The Jakarta Post
The construction of the Sarulla power plant, which will be the country's largest geothermal plant, was expected to begin next March after financing was secured, an executive has said.
Fazil Alfitri, president director of PT Medco Power Indonesia, which has a 37.25 percent participating interest in the consortium ' Sarulla Operations Ltd. ' that holds a contract of work (CoW) for the geothermal project, said several other infrastructure projects were now on the way to support the plant.
'The EPC [engineering, procurement, construction] for the power plant itself has not been completed. It will likely start in March or May next year. However, we have started the engineering work on roads and bridges,' Fazil said.
'The funding is also in place. We have signed a term sheet agreement. We hope that the financial part can be closed in March,' he added.
The Sarulla geothermal power plant, which is expected to generate three by 110 megawatts (MW) of electricity, was initiated in 1990. However, development was stalled over various issues, including shares and contract ownership.
After prolonged delays, the plant's development moved forward after the Finance Ministry issued a warrant for operation feasibility to Sarulla last April. At the same time, the Energy and Mineral Resources Ministry also renewed an energy sales contract, which set the price of electricity to be produced by the plant at 6.76 US cents per kilowatt hour (kWh).
Energy and Mineral Resources Minister Jero Wacik previously said that he expected the financial closing of the project to be completed before year-end.
Development of the Sarulla geothermalplant will require investment of US$1.5 billion. About $1 billion of the costs will be funded by loans from the Japan Bank for International Cooperation (JBIC) and the Asia Development Bank (ADB), according to Fazil.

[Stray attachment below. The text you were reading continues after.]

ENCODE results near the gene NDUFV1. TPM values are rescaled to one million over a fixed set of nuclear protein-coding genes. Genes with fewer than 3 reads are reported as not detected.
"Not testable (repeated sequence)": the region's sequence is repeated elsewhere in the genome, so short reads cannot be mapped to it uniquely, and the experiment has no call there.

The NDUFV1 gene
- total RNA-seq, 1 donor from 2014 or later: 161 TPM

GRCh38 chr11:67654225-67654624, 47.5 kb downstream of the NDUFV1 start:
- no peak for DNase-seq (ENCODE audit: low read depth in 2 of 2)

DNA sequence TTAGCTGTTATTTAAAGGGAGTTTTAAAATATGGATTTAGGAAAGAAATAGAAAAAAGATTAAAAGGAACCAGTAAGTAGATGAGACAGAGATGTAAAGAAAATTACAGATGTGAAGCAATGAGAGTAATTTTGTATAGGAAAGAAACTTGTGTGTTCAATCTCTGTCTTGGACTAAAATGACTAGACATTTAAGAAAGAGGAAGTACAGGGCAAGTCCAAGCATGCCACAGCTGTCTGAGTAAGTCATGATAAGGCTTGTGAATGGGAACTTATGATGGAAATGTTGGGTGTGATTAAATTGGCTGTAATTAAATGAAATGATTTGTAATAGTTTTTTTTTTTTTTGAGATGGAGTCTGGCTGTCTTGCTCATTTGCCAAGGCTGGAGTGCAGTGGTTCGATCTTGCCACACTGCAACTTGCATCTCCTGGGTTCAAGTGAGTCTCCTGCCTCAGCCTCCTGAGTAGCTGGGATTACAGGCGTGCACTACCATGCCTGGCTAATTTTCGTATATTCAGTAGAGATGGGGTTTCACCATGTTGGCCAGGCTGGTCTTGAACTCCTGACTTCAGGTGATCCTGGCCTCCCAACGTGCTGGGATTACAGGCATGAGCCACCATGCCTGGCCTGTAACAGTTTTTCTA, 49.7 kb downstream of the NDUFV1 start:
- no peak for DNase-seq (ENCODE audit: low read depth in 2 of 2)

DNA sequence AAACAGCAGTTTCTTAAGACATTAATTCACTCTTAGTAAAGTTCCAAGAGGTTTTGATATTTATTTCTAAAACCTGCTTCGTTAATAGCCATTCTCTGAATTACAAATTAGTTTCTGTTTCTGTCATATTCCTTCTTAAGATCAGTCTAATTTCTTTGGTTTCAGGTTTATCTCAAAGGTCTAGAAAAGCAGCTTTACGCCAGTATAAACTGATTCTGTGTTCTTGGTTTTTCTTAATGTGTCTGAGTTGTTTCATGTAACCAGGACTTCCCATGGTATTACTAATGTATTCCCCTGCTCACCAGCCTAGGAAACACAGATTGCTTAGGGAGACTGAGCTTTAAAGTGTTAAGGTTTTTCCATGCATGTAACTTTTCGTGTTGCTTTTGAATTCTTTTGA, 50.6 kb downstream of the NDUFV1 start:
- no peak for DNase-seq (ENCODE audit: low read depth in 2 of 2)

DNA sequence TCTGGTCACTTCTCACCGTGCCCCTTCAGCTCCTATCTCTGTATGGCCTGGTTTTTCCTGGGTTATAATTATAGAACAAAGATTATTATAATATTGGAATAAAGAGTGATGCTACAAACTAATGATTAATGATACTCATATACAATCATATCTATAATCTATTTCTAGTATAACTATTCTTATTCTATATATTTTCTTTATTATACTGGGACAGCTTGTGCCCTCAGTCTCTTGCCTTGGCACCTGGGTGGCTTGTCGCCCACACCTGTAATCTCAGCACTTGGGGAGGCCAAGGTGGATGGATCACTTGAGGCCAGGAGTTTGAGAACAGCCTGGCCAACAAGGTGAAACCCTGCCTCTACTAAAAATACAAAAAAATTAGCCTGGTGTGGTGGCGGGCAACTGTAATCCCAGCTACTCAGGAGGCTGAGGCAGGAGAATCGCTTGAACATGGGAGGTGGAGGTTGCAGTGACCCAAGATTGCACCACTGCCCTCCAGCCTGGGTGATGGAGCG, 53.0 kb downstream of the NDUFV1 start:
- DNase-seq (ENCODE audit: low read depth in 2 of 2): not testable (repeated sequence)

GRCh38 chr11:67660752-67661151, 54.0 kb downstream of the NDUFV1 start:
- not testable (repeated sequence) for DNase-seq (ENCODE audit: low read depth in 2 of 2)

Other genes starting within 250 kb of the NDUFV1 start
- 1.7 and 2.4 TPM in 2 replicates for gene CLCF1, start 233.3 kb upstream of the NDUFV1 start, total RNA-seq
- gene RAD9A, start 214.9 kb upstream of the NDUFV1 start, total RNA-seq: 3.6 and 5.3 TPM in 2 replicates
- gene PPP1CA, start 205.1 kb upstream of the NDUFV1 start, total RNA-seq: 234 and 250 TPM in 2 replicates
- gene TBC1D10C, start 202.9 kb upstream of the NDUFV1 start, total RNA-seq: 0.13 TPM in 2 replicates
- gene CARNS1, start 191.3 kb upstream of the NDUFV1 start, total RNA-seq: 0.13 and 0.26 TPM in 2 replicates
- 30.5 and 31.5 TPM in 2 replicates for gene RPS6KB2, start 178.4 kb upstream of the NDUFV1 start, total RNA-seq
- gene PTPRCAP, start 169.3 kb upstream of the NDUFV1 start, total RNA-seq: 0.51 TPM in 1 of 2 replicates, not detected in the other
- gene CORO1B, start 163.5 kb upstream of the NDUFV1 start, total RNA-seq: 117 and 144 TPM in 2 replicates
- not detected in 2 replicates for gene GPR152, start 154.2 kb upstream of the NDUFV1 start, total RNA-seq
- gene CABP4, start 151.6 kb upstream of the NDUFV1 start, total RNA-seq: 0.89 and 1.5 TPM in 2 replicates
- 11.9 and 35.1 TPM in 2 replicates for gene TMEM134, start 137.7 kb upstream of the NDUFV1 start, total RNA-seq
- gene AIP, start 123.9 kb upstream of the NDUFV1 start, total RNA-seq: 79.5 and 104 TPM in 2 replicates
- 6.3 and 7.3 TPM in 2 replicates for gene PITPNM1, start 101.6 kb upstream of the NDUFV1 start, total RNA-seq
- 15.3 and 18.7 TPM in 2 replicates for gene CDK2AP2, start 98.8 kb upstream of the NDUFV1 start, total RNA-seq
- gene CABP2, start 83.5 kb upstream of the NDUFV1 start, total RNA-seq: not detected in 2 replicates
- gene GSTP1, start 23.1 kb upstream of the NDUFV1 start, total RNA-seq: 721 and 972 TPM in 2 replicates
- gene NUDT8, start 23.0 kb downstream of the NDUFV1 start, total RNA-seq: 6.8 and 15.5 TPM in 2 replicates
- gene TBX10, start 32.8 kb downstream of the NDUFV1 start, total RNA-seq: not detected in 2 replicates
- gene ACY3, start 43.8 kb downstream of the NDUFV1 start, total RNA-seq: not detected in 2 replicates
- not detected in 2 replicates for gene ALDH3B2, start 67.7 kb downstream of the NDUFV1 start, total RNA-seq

To realize the project, Medco Power, which is 51 percent owned by private equity firm Saratoga Capital and 49 percent owned by Jakarta listed PT Medco Energy Internasional, is collaborating with Japan's Itochu and Kyushu Electric and US-based Ormat Technologies Inc.
When the geothermal plant begins operating, it is expected to save the country around Rp 4 trillion in annual electricity subsidies. The first of the plant's units is scheduled to be completed in June 2016, while a further two units are expected to be completed in July and December 2017, respectively.
The country is thought to have abundant geothermal energy potential; however, its utilization remains limited. Development of the resource is not straightforward as most of it is located in conservation areas, leading to controversy over planned projects.
Deputy Energy and Mineral Resources Minister Susilo Siswoutomo said the country needed to develop between 400 and 500 MW of geothermal energy per year in an attempt to diversify the country's sources of energy. Most of Indonesia's power plants are powered by fuel and diesel, accounting for increasing oil imports.
'We want to meet electricity demand with a combination of fuel and renewable energy. We have no choice; generating electricity from fuel is very expensive,' Susilo said.
PT Pertamina Geothermal Energy, a wholly owned subsidiary of state-owned PT Pertamina, said it was developing eight geothermal power plants with a combined capacity to produce 655 MW. The projects are estimated to require $2.29 billion in total investment.
The planned projects comprise units three and four at the 110 MW Ulubelu plant; units one and two, plus three and four, at the 110 MW Lumut Balai plant; units five and six at the 40 MW Lahendong plant; unit one at the 30 MW Karaha plant; unit five at the 35 MW Kamojang plant; units one and two at the 110 MW Hululais plant, and units one and two at the 110 MW Sungai Penuh plant.